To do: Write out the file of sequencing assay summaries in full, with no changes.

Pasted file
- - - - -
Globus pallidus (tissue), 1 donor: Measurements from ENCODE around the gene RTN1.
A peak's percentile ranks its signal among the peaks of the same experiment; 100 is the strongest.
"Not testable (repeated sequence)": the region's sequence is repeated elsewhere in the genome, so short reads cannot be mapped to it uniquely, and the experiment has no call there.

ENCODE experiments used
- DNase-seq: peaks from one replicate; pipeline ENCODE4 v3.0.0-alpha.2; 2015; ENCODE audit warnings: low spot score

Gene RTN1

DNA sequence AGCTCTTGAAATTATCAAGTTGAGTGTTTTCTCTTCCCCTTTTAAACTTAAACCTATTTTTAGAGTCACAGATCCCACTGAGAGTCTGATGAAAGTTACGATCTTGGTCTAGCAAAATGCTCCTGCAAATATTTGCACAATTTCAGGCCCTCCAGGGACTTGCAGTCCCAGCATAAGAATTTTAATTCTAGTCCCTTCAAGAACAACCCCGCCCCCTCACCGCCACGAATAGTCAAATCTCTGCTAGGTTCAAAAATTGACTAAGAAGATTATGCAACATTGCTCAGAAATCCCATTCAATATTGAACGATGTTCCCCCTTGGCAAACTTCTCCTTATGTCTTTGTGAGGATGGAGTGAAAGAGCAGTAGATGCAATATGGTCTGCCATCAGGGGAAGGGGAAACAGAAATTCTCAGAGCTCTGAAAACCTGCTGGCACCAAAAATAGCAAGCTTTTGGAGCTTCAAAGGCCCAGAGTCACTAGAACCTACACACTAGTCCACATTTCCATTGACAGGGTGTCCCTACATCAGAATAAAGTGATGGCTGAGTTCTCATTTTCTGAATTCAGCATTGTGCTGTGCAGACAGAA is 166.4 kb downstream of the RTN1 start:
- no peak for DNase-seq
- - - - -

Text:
Globus pallidus (tissue), 1 donor: Measurements from ENCODE around the gene RTN1.
A peak's percentile ranks its signal among the peaks of the same experiment; 100 is the strongest.
"Not testable (repeated sequence)": the region's sequence is repeated elsewhere in the genome, so short reads cannot be mapped to it uniquely, and the experiment has no call there.

ENCODE experiments used
- DNase-seq: peaks from one replicate; pipeline ENCODE4 v3.0.0-alpha.2; 2015; ENCODE audit warnings: low spot score

Gene RTN1

DNA sequence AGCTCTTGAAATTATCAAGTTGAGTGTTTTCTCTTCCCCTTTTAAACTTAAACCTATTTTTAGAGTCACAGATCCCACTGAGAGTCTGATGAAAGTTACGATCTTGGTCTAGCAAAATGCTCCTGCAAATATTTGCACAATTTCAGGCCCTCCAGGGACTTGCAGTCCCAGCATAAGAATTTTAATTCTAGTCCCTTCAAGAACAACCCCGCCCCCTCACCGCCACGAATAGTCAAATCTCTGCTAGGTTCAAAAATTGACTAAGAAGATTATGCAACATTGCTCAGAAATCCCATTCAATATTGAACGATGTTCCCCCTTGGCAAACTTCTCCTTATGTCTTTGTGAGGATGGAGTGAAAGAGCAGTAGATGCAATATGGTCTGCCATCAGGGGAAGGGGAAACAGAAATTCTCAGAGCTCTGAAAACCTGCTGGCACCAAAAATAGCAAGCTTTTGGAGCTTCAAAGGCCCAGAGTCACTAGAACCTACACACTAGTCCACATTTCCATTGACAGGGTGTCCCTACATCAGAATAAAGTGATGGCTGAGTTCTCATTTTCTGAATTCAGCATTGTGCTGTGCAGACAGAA is 166.4 kb downstream of the RTN1 start:
- no peak for DNase-seq